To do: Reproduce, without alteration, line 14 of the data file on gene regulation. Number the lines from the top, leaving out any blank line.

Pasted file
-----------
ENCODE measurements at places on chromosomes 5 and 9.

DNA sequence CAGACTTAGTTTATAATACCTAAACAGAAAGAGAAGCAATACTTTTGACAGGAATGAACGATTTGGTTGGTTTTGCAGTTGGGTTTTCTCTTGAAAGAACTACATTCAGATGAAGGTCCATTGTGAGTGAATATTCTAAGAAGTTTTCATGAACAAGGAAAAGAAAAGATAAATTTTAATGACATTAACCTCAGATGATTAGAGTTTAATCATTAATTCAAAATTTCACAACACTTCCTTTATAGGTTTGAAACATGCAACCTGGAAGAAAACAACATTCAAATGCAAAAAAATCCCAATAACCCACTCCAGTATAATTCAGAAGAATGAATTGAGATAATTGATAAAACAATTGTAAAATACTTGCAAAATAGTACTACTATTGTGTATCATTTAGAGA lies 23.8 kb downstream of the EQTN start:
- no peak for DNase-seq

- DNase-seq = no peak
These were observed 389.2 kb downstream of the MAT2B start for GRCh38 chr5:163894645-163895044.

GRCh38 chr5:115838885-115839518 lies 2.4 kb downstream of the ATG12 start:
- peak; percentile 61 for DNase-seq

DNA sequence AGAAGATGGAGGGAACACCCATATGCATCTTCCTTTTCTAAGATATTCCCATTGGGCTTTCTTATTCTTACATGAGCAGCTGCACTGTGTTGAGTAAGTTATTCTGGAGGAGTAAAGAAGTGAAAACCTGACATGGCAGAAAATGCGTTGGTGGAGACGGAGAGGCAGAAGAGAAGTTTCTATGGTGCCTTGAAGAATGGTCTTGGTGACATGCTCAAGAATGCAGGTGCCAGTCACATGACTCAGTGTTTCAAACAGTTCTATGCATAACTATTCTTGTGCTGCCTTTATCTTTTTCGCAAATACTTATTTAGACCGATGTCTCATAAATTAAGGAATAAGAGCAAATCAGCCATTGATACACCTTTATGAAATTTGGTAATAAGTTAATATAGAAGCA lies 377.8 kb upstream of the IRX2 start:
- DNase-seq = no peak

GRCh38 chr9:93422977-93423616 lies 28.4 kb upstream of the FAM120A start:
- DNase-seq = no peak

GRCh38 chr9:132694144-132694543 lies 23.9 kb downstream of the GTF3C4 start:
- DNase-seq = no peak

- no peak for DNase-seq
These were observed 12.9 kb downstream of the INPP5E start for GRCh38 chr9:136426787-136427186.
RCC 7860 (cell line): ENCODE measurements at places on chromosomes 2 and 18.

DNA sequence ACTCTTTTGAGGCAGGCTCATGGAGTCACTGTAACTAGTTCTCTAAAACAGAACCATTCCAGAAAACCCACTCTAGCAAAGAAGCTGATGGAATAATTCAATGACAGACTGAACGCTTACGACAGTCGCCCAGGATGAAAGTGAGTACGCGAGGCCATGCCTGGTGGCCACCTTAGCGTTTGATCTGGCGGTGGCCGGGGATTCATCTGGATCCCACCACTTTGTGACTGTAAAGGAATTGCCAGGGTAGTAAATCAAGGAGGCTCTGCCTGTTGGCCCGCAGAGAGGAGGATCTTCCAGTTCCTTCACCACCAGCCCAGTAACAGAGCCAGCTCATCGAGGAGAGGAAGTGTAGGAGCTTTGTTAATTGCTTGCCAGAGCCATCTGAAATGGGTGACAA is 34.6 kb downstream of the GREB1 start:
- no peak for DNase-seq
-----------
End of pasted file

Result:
- no peak for DNase-seq